Skip to main content

tv   BBC World News America  PBS  July 20, 2011 4:00pm-4:30pm PDT

4:00 pm
what can we do for you? where is this is bbc world news america -- >> this is abc world news america. the phone hacking scandal takes center stage with the british prime minister taking his turn in the hot seat. >> you live and learn, and i have learned. >> fighting famine in somalia. suffering from the word food crisis in two decades. it -- the worst food crisis in two decades. and making an impression on the world of basketball and beyond.
4:01 pm
welcome. the shock waves from the phone hacking scandal continued to reverberate, and today it was david cameron who is feeling the impact before parliament. an emergency session, cameron defended hiring the former news of the world editor, but in hindsight, he added he would not make the same choice. not enough, said his critics. we have the details, and there is some flash photography curator of the parks a friend in need is a friend until they have raided photography. >> a friend in friend is a friend -- a friend in need is a friend indeed. >> with all the has followed, i would not have offered him the job, and i suspect he would not have taken it, but you do not make decisions in hindsight.
4:02 pm
you make them in the present. >> he said he was extremely sorry but was not ready to say sorry for hiring him, not yet at least. >> if it turns out i have been lied to, that would be a moment for a profound apology, and in that event, i will not fall short. >> that is not a good enough, because it is not about hindsight. it is not about whether he lied. it is about all the information and warnings of prime minister ignored. >> the warning came before and after david cameron move into number 10. on that day is director of communications tried hard to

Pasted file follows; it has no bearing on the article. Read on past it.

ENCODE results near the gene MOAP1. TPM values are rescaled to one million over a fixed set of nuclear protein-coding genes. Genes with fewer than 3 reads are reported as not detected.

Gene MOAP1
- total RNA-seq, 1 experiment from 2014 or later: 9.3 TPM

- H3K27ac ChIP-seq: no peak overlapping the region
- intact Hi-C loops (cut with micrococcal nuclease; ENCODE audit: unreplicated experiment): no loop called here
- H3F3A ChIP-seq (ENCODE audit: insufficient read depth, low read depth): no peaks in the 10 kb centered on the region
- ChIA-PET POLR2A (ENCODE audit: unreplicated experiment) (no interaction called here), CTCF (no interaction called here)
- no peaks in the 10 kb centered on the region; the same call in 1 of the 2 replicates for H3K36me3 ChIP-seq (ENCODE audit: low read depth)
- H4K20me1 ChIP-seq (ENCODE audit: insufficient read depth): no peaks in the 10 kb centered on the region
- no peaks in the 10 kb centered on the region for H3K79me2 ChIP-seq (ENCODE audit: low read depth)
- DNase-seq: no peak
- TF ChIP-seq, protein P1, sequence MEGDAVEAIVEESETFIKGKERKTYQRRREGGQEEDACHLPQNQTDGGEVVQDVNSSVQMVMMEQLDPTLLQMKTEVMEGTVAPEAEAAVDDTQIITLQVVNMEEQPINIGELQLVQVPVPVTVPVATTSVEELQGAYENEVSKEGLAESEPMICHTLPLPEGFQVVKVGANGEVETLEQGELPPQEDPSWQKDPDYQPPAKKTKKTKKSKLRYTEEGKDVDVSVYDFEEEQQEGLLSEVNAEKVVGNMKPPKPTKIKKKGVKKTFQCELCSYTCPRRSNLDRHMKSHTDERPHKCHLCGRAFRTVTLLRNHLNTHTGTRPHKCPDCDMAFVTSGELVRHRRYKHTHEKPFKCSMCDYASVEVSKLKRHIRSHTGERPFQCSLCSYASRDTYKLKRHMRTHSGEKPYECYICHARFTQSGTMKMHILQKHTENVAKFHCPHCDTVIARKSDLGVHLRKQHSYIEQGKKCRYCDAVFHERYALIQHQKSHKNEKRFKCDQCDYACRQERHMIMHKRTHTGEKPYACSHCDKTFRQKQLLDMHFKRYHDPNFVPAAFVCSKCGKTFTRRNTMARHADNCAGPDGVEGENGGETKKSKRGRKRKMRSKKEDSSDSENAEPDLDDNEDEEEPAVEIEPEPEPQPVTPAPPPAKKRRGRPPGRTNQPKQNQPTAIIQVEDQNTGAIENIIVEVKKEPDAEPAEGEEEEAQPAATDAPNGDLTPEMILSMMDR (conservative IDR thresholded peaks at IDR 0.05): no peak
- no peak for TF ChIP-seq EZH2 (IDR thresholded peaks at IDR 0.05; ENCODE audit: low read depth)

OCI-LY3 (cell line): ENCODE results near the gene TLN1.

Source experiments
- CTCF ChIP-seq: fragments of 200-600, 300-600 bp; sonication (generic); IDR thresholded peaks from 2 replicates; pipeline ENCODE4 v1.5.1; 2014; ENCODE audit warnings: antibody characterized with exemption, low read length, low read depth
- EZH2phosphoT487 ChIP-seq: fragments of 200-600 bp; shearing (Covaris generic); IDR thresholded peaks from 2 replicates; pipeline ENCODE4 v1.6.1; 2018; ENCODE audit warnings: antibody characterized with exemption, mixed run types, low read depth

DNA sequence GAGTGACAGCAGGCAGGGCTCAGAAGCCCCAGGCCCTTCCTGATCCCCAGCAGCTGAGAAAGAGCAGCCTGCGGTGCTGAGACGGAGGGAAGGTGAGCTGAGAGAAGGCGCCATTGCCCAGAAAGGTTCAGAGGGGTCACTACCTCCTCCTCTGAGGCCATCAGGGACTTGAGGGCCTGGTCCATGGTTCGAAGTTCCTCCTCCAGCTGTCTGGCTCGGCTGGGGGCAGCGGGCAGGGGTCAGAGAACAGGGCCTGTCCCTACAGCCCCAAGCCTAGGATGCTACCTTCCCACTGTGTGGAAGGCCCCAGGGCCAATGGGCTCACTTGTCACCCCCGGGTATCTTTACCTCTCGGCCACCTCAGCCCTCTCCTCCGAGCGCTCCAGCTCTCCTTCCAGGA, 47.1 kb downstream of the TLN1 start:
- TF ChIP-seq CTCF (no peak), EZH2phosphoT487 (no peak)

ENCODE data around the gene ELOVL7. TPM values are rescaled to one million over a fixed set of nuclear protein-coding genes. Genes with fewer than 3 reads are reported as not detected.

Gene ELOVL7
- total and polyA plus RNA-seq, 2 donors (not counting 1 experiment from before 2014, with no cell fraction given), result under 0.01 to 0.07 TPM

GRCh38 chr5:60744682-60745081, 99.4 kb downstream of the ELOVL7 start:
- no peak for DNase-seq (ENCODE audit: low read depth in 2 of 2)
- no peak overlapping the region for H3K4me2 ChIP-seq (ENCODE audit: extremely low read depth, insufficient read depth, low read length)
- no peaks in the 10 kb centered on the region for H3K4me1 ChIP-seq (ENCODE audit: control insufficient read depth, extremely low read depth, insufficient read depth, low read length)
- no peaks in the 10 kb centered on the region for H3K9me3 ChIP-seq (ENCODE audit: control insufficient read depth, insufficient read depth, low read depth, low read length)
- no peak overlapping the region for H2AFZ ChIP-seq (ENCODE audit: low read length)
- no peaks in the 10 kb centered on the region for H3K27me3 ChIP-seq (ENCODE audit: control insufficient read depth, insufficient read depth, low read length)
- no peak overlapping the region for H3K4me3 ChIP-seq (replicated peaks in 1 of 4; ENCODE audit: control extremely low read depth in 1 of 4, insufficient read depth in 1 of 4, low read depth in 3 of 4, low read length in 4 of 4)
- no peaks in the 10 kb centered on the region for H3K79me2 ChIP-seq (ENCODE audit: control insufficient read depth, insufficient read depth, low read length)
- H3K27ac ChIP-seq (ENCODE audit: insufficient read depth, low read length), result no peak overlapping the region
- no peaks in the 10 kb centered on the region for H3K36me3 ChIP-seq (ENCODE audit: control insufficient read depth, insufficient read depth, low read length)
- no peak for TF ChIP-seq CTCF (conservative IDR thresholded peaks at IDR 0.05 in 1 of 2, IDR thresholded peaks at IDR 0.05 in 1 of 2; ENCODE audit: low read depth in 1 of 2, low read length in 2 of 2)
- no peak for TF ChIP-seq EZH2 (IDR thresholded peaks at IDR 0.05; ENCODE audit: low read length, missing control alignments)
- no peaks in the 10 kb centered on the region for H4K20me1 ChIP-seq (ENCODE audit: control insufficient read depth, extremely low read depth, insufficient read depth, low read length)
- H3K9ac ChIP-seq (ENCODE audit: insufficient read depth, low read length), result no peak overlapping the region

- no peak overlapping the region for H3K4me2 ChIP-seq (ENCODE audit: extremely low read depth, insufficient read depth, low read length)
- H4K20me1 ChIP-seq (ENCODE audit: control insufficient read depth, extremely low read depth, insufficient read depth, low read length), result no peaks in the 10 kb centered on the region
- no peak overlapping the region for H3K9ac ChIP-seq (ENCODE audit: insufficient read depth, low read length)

4:03 pm
keep zero low profile. it was a plan that would non last long. >> it is 8:00. police are to investigate new claims about phone hacking. >> last autumn, an investigation claimed that andy colsom knew about it. he was not fired and only left many weeks later with the prime minister's raise more ringing in his years. >> the prime minister was caught in a tragic conflict of loyalty, between the integrity people should expect between him and his staff and his personal allegiance, he made the wrong choice. >> there are questions about the other choice of friends. his many meetings with news international bosses, with a rebecca of burke's -- brooks.
4:04 pm
>> as prime minister, did he ever discuss the question with news international at all the meetings they attend? >> i never had one inappropriate conversation. >> it is the third time of fasting, and labor did not like the answer. >> i took myself out of any decision making about this and did to regard -- about this bid. >> he is accused him of hiding their relationships with the murdoch empire. >> i have set out all the meetings i have had in complete contrast to the party opposite, but i can tell you, i have never held a slumber party. >> david cameron says he has an